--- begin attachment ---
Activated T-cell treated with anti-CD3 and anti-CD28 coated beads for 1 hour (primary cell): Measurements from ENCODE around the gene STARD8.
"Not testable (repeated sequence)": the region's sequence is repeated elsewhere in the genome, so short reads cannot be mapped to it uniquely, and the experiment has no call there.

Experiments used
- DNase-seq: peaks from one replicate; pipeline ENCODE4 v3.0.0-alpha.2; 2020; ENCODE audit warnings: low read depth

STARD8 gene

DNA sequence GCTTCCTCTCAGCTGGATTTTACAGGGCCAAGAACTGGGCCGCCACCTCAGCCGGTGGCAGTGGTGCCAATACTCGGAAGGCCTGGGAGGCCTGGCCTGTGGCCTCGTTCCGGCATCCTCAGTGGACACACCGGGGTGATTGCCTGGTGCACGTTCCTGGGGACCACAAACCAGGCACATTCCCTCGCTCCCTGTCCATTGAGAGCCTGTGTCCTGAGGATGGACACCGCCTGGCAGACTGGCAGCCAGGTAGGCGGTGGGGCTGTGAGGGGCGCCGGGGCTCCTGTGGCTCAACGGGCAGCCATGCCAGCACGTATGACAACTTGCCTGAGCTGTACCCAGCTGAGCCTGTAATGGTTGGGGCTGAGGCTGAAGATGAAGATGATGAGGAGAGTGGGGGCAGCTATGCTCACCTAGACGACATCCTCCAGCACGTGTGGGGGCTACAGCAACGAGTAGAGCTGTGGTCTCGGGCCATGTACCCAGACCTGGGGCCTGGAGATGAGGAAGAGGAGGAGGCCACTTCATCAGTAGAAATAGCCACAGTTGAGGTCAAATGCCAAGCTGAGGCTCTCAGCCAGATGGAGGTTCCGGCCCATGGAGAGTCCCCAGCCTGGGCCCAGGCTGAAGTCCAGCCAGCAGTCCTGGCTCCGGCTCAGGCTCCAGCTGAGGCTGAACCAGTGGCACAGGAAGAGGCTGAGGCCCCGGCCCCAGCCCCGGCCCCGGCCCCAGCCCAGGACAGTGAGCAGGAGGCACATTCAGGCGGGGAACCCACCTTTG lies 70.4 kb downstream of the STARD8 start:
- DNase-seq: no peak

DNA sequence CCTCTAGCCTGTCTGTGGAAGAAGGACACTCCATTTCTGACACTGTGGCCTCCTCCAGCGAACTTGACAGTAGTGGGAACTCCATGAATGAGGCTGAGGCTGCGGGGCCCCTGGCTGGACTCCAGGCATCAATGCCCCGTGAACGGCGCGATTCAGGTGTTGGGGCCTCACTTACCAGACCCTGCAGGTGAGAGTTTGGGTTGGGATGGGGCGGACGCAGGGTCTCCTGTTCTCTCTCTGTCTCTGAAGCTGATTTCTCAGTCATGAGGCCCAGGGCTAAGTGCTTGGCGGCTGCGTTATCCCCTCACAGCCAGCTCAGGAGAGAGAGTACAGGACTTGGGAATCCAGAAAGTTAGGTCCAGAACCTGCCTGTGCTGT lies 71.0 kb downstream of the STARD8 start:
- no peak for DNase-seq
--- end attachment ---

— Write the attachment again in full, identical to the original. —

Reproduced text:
Activated T-cell treated with anti-CD3 and anti-CD28 coated beads for 1 hour (primary cell): Measurements from ENCODE around the gene STARD8.
"Not testable (repeated sequence)": the region's sequence is repeated elsewhere in the genome, so short reads cannot be mapped to it uniquely, and the experiment has no call there.

Experiments used
- DNase-seq: peaks from one replicate; pipeline ENCODE4 v3.0.0-alpha.2; 2020; ENCODE audit warnings: low read depth

STARD8 gene

DNA sequence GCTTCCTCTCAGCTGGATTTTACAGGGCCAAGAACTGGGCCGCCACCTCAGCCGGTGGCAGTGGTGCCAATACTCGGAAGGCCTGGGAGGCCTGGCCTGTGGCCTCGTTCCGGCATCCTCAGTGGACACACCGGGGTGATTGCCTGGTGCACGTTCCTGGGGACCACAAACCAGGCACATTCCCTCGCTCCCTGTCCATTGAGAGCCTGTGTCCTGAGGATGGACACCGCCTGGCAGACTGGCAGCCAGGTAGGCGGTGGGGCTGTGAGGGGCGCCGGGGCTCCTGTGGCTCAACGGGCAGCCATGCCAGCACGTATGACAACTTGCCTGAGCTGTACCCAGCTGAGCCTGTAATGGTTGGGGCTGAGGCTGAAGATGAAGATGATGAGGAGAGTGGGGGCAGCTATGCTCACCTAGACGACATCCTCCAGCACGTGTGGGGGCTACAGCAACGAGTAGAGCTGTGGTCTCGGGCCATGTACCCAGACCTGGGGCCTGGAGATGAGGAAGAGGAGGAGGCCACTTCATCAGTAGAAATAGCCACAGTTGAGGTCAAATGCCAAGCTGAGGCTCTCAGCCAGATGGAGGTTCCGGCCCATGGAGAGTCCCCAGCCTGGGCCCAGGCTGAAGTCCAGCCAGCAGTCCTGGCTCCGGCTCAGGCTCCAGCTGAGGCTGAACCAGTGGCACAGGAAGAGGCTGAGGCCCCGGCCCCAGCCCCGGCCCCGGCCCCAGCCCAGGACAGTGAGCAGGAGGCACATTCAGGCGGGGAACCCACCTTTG lies 70.4 kb downstream of the STARD8 start:
- DNase-seq: no peak

DNA sequence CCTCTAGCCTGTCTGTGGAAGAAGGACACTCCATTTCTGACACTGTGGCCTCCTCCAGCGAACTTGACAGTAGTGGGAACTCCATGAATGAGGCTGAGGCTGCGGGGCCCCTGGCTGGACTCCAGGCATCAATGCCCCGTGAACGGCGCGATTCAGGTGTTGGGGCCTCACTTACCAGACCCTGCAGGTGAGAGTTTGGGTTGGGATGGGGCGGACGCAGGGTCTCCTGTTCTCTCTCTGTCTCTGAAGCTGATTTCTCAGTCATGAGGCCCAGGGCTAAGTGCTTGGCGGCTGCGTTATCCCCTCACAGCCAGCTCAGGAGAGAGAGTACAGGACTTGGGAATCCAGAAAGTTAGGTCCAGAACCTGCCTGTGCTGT lies 71.0 kb downstream of the STARD8 start:
- no peak for DNase-seq